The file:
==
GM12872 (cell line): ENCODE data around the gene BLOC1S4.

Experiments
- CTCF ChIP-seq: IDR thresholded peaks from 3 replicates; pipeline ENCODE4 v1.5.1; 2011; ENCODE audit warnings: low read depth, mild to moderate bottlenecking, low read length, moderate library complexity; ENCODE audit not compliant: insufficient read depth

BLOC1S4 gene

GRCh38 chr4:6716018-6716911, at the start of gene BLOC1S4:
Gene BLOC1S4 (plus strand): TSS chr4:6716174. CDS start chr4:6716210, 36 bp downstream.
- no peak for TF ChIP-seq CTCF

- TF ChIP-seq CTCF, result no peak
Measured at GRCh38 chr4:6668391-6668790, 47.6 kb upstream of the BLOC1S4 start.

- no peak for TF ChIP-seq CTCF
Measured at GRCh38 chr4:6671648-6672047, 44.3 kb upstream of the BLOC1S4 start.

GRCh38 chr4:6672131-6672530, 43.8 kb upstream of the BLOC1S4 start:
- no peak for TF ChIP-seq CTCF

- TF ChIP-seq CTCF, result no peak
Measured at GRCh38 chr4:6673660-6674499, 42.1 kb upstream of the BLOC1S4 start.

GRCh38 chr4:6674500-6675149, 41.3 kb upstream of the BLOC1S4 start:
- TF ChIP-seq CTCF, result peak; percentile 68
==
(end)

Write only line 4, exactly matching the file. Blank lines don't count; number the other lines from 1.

BLOC1S4 gene